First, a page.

The original Surface products from Microsoft — the first-genand — had everyone asking at the time: “Why is Microsoft making a tablet?” The latest Surface has everyone asking a different question: “Why is Microsoft making a laptop?”
The rationale for the original Surface tablets was that no one was making cool touchscreen devices for Windows 8, Microsoft’s controversial tablet-first/touch-first operating system. But the Surface line showed the way: After a few generations — and a much better version of Windows — it became the best-in-class two-in-one, a position it arguably retains today, even with the barely evolved 2017 version of the .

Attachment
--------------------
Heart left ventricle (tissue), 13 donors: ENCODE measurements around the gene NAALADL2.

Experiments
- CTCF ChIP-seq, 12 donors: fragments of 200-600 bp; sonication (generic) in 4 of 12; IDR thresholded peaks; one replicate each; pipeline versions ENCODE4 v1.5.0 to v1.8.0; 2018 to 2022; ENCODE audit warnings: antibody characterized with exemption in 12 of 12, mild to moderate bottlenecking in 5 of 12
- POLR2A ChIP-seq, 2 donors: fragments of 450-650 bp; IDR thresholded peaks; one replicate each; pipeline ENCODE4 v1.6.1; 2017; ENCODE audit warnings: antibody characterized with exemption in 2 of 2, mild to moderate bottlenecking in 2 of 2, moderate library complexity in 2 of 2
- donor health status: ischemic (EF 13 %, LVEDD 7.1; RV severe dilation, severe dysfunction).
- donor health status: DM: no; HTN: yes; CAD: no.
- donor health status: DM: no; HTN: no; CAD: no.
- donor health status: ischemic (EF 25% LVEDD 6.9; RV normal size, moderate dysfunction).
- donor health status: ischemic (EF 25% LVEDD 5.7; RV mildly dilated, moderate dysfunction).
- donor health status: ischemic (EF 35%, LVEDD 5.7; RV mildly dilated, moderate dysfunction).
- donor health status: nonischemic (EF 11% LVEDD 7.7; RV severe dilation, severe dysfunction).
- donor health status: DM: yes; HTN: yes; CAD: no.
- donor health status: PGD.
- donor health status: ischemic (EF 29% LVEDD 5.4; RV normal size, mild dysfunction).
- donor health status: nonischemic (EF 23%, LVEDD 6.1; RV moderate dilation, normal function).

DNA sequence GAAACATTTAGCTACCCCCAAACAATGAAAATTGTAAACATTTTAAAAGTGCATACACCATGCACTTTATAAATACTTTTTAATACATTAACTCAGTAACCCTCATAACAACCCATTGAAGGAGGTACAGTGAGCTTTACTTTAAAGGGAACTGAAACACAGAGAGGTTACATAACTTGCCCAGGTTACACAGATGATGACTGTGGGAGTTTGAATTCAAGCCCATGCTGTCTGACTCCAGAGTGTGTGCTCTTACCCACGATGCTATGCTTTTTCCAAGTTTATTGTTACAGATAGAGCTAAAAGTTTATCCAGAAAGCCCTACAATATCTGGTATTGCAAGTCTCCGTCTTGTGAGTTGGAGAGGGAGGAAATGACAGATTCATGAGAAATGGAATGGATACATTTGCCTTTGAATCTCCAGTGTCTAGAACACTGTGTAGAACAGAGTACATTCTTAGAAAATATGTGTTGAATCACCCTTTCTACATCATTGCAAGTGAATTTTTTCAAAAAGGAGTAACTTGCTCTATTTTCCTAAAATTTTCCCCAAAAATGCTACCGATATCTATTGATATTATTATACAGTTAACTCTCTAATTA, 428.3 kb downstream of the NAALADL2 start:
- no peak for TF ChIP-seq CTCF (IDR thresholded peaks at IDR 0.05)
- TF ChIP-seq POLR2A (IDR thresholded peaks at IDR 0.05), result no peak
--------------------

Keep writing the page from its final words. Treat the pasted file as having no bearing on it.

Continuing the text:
But, it turns out that not everyone is ready to abandon the classic clamshell for a life of clip-on keyboards. Laptops remain popular, from Apple’s MacBook Pro to Dell’s XPS 13 to Lenovo’s iconic ThinkPad (although several of these brands now offer of some of their systems). That appeal to the familiar may be why Microsoft’s newest addition to the Surface family ended up being such a traditional-looking laptop.